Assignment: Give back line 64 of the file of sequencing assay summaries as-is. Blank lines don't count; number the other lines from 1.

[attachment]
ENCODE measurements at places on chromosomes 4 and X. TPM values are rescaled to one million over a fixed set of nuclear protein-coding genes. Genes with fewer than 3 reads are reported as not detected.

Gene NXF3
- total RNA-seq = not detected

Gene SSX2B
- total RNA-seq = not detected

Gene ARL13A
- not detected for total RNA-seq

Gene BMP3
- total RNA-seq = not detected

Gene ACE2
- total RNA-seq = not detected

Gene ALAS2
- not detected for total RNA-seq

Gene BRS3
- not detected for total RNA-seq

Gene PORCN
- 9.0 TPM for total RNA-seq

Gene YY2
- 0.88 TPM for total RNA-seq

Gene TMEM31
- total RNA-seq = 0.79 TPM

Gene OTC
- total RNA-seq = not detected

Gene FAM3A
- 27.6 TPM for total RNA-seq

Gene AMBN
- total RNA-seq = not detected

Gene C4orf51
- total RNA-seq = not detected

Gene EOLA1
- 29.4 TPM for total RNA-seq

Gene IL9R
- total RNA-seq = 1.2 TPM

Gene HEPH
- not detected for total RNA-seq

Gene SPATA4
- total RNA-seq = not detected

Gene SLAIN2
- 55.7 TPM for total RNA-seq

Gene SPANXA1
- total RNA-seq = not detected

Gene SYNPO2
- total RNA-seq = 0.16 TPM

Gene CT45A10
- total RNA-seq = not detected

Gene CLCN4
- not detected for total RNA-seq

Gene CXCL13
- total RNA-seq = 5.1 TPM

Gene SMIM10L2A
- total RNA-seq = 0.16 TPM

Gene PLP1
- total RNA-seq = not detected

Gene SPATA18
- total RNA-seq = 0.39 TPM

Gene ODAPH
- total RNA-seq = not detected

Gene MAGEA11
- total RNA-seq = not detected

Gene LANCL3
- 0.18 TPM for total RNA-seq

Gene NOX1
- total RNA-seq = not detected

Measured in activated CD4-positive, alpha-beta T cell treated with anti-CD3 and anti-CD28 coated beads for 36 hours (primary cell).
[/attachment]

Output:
Measured in activated CD4-positive, alpha-beta T cell treated with anti-CD3 and anti-CD28 coated beads for 36 hours (primary cell).